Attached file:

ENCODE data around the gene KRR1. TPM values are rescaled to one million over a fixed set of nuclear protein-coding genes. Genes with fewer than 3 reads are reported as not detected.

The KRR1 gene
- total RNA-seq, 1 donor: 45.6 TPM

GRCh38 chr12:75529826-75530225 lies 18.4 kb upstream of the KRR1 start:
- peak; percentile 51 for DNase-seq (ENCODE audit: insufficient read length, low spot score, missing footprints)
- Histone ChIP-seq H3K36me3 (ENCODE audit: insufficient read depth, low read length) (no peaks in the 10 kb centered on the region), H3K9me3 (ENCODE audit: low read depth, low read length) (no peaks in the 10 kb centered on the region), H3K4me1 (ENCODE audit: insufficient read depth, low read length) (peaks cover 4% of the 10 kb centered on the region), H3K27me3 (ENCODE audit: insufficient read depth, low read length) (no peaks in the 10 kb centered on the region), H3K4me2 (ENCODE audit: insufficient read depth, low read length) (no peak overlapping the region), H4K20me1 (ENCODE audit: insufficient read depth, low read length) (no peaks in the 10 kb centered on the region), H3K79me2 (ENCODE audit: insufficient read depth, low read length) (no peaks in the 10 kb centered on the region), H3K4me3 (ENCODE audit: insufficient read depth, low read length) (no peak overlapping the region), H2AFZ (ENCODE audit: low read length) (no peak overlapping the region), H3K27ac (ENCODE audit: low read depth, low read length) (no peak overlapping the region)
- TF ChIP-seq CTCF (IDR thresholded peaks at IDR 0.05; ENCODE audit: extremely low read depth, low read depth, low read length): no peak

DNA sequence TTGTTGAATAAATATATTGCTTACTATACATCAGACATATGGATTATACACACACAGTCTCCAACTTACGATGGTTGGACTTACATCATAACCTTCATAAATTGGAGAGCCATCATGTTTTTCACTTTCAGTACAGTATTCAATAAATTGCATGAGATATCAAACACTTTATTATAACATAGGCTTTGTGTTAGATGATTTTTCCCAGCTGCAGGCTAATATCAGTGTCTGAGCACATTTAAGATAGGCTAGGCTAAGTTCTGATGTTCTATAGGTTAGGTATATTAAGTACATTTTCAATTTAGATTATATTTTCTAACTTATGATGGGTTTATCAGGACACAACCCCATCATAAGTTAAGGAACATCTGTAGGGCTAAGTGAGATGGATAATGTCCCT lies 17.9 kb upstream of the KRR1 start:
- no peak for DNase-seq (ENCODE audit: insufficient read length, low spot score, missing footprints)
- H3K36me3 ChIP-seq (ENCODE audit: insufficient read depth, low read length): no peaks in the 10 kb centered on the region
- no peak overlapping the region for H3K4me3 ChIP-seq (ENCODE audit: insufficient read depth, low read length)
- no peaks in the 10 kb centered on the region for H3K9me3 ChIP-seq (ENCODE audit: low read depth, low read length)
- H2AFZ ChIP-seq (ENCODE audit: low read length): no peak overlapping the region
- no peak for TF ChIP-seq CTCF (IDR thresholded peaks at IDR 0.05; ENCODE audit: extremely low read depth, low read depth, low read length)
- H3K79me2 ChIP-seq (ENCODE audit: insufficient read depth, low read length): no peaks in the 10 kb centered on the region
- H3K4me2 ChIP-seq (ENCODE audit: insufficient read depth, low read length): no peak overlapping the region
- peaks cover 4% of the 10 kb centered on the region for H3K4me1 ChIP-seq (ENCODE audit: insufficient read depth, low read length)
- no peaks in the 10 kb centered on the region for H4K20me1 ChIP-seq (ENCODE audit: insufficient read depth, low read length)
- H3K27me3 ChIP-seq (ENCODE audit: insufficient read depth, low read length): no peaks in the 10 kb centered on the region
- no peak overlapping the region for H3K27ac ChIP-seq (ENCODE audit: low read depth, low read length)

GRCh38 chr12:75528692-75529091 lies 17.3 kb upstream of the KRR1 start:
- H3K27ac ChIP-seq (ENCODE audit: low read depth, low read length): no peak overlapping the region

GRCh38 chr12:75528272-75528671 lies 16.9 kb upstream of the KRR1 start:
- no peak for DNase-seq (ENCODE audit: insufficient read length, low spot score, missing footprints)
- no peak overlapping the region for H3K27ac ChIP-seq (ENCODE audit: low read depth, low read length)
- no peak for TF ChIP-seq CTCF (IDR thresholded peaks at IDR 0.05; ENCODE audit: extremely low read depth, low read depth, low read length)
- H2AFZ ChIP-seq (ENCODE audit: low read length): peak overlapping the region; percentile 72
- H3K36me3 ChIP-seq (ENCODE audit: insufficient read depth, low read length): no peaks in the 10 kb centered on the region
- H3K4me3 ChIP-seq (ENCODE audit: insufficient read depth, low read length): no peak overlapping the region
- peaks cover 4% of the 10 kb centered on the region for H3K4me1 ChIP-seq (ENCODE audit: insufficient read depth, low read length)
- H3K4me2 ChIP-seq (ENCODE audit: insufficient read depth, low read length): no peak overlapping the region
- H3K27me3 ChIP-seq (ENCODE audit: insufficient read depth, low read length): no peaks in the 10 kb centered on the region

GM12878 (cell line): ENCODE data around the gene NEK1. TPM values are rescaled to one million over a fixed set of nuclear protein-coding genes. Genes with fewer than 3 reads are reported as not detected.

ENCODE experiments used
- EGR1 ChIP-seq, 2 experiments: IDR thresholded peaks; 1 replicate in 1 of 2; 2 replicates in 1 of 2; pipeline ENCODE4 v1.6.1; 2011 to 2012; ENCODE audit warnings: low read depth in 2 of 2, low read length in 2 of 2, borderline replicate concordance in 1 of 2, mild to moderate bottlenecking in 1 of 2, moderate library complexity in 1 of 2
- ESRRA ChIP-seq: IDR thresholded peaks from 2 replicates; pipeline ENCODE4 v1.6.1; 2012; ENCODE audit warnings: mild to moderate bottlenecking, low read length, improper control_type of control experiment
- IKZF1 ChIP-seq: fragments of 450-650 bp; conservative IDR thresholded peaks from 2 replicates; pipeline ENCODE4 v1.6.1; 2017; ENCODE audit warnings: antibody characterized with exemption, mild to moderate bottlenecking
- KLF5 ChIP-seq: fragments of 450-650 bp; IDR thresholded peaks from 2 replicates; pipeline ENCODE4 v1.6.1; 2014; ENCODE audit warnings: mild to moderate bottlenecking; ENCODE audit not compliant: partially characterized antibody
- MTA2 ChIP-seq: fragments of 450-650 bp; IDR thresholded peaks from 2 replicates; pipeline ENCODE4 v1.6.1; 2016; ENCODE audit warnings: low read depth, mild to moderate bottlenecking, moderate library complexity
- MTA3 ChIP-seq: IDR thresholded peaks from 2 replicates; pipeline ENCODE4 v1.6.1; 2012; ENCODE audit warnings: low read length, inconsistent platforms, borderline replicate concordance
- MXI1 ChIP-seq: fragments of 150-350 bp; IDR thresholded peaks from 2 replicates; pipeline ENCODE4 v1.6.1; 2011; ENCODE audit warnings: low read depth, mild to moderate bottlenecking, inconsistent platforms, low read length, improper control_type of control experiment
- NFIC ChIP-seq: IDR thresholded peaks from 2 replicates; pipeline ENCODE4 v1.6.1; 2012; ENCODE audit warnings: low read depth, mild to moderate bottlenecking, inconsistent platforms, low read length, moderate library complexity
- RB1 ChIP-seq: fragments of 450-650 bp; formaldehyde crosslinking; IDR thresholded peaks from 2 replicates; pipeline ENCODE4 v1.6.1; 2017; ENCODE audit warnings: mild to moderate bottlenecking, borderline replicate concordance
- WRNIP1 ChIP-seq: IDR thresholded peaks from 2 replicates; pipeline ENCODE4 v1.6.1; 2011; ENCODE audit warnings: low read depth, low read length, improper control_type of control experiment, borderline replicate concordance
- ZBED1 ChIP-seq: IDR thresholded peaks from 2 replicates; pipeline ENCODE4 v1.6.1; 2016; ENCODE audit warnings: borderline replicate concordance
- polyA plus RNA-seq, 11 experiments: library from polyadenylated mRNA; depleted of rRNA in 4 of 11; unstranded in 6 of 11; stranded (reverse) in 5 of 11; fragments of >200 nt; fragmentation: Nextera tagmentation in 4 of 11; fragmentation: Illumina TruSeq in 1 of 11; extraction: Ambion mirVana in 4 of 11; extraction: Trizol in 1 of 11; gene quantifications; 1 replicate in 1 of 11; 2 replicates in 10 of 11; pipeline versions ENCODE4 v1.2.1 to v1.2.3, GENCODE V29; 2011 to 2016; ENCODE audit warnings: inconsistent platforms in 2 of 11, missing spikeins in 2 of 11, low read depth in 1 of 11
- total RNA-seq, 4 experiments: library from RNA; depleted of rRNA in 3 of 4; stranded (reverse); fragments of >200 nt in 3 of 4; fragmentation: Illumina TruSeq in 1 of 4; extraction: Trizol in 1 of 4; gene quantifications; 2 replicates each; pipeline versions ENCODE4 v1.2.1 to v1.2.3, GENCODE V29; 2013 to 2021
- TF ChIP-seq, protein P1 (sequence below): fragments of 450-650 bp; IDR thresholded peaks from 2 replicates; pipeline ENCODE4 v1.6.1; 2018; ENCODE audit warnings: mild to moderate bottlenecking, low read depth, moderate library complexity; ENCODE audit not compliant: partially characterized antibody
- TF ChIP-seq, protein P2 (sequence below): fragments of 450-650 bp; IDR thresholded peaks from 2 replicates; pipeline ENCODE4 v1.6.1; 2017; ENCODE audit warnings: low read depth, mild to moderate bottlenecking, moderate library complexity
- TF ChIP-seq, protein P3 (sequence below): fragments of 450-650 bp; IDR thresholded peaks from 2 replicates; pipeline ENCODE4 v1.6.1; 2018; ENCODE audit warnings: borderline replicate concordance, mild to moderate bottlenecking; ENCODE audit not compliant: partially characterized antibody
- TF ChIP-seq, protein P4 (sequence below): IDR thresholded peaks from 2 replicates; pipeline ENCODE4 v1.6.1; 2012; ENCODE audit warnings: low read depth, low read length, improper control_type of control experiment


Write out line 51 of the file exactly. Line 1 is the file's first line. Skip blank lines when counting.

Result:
- TF ChIP-seq, protein P4 (sequence below): IDR thresholded peaks from 2 replicates; pipeline ENCODE4 v1.6.1; 2012; ENCODE audit warnings: low read depth, low read length, improper control_type of control experiment